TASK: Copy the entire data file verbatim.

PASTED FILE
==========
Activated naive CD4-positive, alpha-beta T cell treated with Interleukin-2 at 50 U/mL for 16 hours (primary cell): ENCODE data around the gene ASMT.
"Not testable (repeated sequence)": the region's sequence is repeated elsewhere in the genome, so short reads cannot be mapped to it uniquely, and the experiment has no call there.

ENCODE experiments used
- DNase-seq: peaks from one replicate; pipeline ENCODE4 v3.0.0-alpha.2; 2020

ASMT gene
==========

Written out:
Activated naive CD4-positive, alpha-beta T cell treated with Interleukin-2 at 50 U/mL for 16 hours (primary cell): ENCODE data around the gene ASMT.
"Not testable (repeated sequence)": the region's sequence is repeated elsewhere in the genome, so short reads cannot be mapped to it uniquely, and the experiment has no call there.

ENCODE experiments used
- DNase-seq: peaks from one replicate; pipeline ENCODE4 v3.0.0-alpha.2; 2020

ASMT gene